Wednesday, 15 September 2010

Annexed Book Launch

Today's blog entry could be considered a little somber, focusing as it does on a new novel from Sharon Dogar, Annexed. This book tells the story of Peter Van Pels, the boy who lived in the same Annexe as Anne. It is a compelling and fascinating story which attempts to answer some of the questions left by Anne's diary and fill in a few gaps. Sharon has handled the subject with great sensitivity and I am sure that whilst this is always going to be a book that many find difficult to read it will win a loyal fan base who appreciate the effort Sharon has contributed and her reasons for writing it.

The book was lauched last week by Andersen Press and Armadillo reviewer Shelly Instone attended, sending this report;

On Wednesday the 8th September I attended the book launch of Sharon Dogar’s Annexed. The narrative follows the fictional story of sixteen-year-old Peter, the boy who lived with Anne Frank during their incarceration due to the Nazi occupation of the Netherlands. The launch was chaired by Julia Eccleshare who provided many searching questions forSharon to consider.

The owner of Anderson Press, Klaus Flugge told the audience how the book had received a mixed reception by critics. He felt this was because “Sharon had stepped on a button that we feel uncomfortable with.”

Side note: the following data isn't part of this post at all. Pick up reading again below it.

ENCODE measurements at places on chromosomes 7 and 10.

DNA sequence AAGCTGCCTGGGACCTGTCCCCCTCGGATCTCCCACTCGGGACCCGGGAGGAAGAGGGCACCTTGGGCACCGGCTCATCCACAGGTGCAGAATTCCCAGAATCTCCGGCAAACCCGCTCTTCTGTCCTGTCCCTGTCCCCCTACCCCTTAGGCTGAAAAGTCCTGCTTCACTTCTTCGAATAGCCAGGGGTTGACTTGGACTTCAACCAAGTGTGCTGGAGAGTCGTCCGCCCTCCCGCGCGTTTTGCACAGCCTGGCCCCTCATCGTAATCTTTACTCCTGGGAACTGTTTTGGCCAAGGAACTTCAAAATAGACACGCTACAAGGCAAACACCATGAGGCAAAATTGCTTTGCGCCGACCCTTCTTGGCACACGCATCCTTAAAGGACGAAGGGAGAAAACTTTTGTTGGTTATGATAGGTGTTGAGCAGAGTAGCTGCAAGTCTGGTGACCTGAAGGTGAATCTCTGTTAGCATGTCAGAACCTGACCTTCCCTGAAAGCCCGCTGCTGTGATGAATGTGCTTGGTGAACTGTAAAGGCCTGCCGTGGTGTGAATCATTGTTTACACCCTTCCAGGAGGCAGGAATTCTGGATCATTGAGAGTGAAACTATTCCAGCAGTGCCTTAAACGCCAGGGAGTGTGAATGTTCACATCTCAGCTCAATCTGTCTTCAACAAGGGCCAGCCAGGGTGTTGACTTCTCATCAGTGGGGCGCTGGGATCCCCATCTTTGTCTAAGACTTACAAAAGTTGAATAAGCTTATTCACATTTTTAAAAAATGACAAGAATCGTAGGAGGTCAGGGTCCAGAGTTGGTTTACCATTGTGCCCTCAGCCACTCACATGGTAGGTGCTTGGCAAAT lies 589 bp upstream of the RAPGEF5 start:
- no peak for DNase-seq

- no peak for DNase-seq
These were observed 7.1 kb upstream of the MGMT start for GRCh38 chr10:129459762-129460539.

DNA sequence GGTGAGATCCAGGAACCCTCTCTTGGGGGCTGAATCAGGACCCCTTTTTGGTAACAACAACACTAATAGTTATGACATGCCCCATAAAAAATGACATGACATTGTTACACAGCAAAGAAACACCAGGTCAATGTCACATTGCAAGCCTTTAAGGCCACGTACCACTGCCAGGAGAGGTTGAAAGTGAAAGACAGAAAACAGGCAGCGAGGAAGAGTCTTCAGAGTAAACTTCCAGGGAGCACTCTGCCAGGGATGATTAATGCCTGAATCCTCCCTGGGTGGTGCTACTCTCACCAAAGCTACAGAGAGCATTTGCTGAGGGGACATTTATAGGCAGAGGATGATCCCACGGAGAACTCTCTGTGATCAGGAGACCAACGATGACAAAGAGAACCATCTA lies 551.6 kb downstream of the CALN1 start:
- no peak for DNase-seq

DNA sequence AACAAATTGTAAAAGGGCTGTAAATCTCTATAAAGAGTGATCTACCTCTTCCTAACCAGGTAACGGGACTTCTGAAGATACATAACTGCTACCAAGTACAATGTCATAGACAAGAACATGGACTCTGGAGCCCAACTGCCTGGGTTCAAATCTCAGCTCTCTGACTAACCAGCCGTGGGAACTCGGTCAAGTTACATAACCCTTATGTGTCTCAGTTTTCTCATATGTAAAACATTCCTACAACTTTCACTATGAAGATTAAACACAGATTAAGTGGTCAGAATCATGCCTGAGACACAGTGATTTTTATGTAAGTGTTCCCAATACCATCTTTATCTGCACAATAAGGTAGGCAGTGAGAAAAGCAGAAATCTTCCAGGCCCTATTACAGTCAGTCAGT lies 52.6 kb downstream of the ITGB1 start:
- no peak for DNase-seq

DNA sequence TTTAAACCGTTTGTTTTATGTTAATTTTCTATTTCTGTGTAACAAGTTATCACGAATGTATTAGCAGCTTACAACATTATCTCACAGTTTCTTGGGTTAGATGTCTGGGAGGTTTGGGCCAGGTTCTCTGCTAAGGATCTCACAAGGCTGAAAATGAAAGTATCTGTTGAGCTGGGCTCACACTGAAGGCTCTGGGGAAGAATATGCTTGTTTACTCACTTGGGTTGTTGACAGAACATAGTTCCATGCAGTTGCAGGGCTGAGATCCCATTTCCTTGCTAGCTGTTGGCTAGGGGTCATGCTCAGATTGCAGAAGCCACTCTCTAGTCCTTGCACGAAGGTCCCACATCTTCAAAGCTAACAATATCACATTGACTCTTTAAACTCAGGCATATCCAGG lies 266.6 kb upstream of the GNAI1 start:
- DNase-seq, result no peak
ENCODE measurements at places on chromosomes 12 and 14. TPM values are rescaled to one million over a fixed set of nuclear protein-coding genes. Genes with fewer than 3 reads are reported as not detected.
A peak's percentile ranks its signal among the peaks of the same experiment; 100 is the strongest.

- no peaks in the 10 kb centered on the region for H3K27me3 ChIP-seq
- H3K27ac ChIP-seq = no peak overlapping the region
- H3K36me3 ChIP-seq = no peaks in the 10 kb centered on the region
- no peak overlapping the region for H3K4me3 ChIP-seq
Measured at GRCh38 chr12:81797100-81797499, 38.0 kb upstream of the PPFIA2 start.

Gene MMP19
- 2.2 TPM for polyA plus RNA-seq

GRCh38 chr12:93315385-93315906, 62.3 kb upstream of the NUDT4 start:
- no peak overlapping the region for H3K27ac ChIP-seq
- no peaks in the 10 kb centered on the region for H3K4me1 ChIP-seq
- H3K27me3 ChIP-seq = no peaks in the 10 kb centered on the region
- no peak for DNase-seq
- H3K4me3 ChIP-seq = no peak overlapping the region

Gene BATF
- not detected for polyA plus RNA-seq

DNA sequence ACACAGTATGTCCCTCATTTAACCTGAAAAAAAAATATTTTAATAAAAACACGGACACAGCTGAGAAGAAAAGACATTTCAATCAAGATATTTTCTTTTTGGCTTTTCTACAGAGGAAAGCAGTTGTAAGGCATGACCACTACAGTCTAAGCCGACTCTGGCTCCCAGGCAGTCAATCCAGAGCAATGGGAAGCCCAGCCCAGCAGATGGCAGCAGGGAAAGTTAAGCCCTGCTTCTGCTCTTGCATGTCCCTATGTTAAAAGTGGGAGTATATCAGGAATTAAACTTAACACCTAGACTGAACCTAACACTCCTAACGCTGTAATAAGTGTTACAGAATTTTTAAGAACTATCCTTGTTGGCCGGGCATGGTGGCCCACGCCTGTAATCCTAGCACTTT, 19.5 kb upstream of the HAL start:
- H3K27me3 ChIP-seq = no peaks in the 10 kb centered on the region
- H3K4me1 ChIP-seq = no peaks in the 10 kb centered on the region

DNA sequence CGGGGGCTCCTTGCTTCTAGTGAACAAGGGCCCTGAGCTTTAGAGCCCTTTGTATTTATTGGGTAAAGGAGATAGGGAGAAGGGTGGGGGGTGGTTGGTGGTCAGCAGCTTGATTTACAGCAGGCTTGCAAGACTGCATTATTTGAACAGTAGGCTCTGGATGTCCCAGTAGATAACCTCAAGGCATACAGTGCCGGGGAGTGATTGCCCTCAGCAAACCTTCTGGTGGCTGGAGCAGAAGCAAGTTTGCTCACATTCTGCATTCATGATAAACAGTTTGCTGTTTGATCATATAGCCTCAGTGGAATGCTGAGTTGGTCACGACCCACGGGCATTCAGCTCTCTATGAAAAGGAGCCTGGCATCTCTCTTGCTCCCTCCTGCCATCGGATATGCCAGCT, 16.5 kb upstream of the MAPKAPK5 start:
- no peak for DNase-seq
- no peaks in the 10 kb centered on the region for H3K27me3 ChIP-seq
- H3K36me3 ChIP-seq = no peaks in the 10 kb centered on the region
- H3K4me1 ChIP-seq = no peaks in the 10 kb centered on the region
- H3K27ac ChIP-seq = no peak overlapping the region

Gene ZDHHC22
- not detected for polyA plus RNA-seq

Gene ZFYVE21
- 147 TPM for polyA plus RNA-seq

However, Julia interjected that the novel provided “an incredibly warm view of adolescence. We don’t celebrate it enough: the warmth and passion of it.”

On the question of writing a novel that follows Anne Frank’s diary, Sharon disclosed that she had had read it obsessively. “I felt I had a personal relationship with her. However, after re-reading it in my thirties I felt that Anne’s views were questionable. I was more interested in the views of Peter. What was it like for him? Anne’s descriptions of him are brilliant! What most upsets me is the way Anne’s diary ends: the suddenness of it. I felt quite cheated.”

Julia’s question for Sharon regarding the process of writing gave the audience an insight into how a writer begins the task of building a narrative. “I started writing vignettes of Peter and Anne and Peter’s voice grew from that. Peter’s story gives the reader a clear sense of how the Nazi system worked and how it dehumanised him alongside many other Jews.”

Julia also asked why modern children need to know Anne’s story. Sharon responded by telling the audience that she was: “writing for myself and mydaughter and the many unanswered questions we had of Anne’s diary.”
On that note the evening ended with Julia thanking Sharon for an excellent and thought provoking evening.
For more information the Andersen website is worth a visit.

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